Heavier charged particles have been used in several centers for the treatment of sarcomas with promising results.[25,26,55] To date, they have not been compared in any randomized clinical trials against protons to assess whether the higher RBE offers any clinical advantages over protons. This will depend on whether the higher LET results in an improved therapeutic ratio by achieving either a higher percentage of tumor control for a given level of normal tissue toxicity or a similar percentage of tumor control with less normal tissue toxicity. A practical consideration is that heavier charged particles such as carbon ions will be more expensive than protons to deliver because of their substantially higher mass (12-fold for the case of carbon) and the higher-energy cyclotrons and more powerful magnets needed to accelerate and steer them. Hence, comparative trials between protons and higher-LET heavier charged particles will be important.
Intensity modulation can also be applied to proton beams, potentially optimizing the dose distribution even further. Dosimetric comparisons between photon IMRT and proton IMPT show a marked reduction in doses delivered to normal tissues that may prove to have a clinically significant impact on toxicity for the patient (Fig 4A-B). Although it is currently unresolved whether this optimized physical dose distribution will be accompanied by an important clinical advantage, randomized clinical comparisons might be difficult to conduct because patients and their treating clinicians might have concerns about randomizing patients to the photon IMRT arm with its associated higher normal tissue radiation doses.
(A) Color wash dose distributions for IMRT, and (B) IMPT treatment plans for a patient with a paraspinal sarcoma. The isodose contours are represented by different colors (corresponding values, in Gy (or CGE) and are displayed on the lower border of each figure. From Weber DC, Trofimov AV, DeLaney TF, et al. A treatment planning comparison of intensity modulated photon and proton therapy for paraspinal sarcomas. Int J Radiat Oncol Biol Phys. 2004;58:1596-1606. Reprinted with permission by Elsevier.
IMPT with a spot-scanning beam has been used to treat a limited number of patients at the Paul Scherrer Institute in Switzerland.[56,57] Raster-scanned carbon-ion RT is used to treat patients at the GSI in Darmstadt, Germany.
Even with IMRT or a particle beam, it is difficult to deliver tumoricidal doses of ≥70 Gy to the surface of the dura when, as is often the case, it is involved by spinal or paraspinal sarcomas. The physical properties of beam penumbra and the proximity of the surface of the spinal cord within 3 to 4 mm of the dura prevent delivery of adequate dose to the dural surface without exceeding spinal cord tolerance. A strategy developed at our institute is the use of a custom-designed yttrium90 plaque to boost the dose to the dural surface intraoperatively. The percent depth dose characteristics of the applicator are favorable for this application, with 100%, 27%, and 8% doses measured at depths of 0 mm (dural surface), 2 mm, and 4 mm, respectively. Thus, 10 to 15 Gy can be delivered to the dural at the time of surgical resection, with minimal dose to the cord surface and essentially no dose to the cord center or the contralateral side of the cord (Fig 5). Initial experience with this applicator has been favorable and has not shown any acute toxicity or any neurologic sequelae.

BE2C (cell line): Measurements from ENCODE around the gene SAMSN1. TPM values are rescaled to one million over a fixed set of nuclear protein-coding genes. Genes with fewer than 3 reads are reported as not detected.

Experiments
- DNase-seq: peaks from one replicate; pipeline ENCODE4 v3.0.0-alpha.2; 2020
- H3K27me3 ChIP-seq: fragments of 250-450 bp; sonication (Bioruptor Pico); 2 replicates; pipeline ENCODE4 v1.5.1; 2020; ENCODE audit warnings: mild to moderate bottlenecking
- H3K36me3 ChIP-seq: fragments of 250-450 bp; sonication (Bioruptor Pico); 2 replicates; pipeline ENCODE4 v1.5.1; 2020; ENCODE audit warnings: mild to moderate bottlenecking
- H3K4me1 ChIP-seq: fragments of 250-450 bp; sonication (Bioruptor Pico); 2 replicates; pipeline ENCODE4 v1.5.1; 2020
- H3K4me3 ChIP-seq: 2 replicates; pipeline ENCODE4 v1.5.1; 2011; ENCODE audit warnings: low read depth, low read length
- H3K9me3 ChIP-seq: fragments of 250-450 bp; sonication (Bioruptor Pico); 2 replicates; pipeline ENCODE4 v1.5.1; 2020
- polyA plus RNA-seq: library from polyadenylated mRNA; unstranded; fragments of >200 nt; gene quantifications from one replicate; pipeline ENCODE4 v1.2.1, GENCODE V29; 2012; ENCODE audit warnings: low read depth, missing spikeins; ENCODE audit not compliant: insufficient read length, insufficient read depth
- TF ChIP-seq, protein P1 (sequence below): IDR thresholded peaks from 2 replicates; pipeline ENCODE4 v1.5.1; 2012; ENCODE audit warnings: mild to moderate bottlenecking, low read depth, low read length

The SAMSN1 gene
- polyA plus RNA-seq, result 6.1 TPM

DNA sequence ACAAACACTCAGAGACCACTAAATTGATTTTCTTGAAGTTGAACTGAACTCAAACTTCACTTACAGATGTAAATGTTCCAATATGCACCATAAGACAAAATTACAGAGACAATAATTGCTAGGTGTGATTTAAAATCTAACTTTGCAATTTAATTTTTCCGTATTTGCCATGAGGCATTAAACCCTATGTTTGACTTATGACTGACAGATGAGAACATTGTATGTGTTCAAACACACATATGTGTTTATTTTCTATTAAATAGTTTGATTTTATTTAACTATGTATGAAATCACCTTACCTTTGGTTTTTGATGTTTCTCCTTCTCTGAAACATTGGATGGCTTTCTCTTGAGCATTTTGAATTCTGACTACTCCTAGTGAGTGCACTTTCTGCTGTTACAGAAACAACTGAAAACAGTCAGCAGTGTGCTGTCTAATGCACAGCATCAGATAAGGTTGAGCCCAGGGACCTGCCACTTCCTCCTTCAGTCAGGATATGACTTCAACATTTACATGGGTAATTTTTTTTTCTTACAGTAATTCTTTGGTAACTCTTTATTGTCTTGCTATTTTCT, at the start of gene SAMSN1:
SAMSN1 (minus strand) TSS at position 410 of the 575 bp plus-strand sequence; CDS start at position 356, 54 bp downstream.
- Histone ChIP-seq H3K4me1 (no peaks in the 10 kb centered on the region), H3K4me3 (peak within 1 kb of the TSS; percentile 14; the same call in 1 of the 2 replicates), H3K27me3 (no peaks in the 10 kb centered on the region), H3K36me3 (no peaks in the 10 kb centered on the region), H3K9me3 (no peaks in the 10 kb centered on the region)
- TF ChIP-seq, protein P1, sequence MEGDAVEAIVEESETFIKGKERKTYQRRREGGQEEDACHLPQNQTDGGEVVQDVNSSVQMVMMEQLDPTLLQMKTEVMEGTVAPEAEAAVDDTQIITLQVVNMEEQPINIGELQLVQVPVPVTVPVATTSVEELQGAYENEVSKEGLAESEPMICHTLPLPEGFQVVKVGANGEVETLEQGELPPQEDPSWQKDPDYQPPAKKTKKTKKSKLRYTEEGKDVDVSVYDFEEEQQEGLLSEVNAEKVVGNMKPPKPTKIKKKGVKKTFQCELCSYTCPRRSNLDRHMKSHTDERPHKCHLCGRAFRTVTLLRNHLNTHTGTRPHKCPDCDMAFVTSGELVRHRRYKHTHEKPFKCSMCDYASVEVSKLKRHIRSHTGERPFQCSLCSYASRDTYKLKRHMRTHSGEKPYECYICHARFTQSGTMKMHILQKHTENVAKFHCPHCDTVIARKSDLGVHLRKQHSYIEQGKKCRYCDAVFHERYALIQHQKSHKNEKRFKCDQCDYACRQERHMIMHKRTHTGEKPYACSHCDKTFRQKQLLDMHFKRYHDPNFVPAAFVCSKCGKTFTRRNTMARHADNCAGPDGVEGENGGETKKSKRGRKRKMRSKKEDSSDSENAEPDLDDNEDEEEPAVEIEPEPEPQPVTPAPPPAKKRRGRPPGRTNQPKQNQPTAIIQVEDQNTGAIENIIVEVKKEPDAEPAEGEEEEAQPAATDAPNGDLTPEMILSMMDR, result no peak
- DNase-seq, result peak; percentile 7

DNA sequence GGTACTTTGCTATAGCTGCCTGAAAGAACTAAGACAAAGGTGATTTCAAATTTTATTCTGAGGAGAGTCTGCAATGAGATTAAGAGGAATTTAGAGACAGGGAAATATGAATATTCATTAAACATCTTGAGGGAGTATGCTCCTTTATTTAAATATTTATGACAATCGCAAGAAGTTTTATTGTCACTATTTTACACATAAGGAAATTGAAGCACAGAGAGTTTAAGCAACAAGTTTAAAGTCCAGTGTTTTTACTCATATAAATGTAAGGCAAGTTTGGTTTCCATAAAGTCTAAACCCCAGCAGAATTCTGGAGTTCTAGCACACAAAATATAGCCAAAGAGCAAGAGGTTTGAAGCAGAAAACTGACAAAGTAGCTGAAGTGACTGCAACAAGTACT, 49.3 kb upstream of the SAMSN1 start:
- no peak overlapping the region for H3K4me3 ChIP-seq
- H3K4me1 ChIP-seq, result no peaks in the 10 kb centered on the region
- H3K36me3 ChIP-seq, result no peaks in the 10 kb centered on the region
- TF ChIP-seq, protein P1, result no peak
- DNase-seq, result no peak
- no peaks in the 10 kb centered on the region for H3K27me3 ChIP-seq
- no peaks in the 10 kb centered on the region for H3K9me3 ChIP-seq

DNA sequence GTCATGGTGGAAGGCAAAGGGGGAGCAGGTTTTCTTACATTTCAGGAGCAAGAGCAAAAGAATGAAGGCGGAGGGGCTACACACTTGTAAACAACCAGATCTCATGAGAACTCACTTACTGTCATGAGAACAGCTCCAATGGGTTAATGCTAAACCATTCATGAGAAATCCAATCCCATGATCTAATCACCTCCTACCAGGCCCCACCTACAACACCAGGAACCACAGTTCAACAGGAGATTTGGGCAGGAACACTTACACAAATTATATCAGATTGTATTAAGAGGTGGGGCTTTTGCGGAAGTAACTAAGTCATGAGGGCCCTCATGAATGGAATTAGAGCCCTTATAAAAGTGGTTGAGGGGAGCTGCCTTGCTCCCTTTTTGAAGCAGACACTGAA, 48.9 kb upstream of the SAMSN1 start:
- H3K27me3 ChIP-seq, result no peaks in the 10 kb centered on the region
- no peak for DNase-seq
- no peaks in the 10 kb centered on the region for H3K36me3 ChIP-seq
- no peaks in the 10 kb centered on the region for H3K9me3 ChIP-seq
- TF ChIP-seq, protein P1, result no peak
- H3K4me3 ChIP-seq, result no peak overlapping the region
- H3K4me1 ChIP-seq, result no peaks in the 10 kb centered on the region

Brachytherapy plaque on the posterior dural surface of a 55-yearold patient undergoing resection of a chondroblastic osteosarcoma involving the T6 vertebral body along with placement of spine stabilization hardware at the time of his posterior approach. A radiation dose of 10 Gy was delivered to the dural surface over 9 minutes 21 seconds. The patient had received 19.8 Gy of IMRT preoperatively and then a total of 50.4 CGE of combined IMRT and proton radiation postoperatively for a total dose of 70.2 CGE delivered via shrinking field technique. The dural brachytherapy was used to increase the dose to the dural surface, which received only 60 Gy with the external irradiation. Adjuvant chemotherapy was delivered after completion of surgery and RT.
With the exception of tumors recurrent after prior external-beam radiation, when it may be used as the sole form of RT in the treatment course, intraoperative RT (IORT) has generally been administered as a boost dose given in conjunction with external beam radiation. During surgery, 10 to 15 Gy is delivered with electrons or high-dose rate intraoperative brachytherapy to sites of microscopically positive margins which require doses of radiation in excess of those tolerated by surrounding critical normal tissues such as bowel which can kept out of the IORT field. The risk of wound-healing complications does not seem to be enhanced with IORT. It is generally administered after preoperative, neoadjuvant external-beam RT, although it has also been given prior to external-beam RT. This technique is particularly advantageous for retroperitoneal and pelvic sarcomas for which the tolerances of surrounding critical normal tissues, including bowel, liver, spinal cord, and kidneys, constrain the dose that can be delivered to the tumor with external radiation.
Preoperative RT at 45 to 50.4 Gy (1.8 Gy per fraction) has been preferred for retroperitoneal soft tissue sarcomas because the tumor acts as a tissue expander and moves normal structures out of the radiation beam. Because of the extent of surgery required for pelvic sarcomas that may include internal hemipelvectomy or partial sacral resection with a relatively high risk of surgical complications in the absence of any RT, we have explored the use of lower-dose preoperative RT for patients undergoing surgical resection when a positive margin is anticipated, as is frequently the case for sacral or pelvic bone sarcomas. We have delivered 19.8 to 20 Gy at 1.8 to 2.0 Gy per fraction, followed immediately by resection with intraoperative and additional postoperative radiation. The advantage of this technique is that the radiation fields for both preoperative and postoperative radiation are smaller compared with that of postoperative radiation alone. Surgical scars and drain sites do not need to be covered after this low-dose preoperative irradiation, which appears to be sufficient to prevent tumor seeding into the wound, surgical scars, and drain sites. This appears to be a promising technique for high-risk sarcomas involving the bone, particularly for patients managed in this manner at the time of initial treatment, with a 5-year local control rate of 91.8%.
Cancer Control. 2008;15(1):21-37. © 2008 H. Lee Moffitt Cancer Center and Research Institute, Inc.
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Cite this: Advanced-Technology Radiation Therapy for Bone Sarcomas - Medscape - Jan 01, 2008.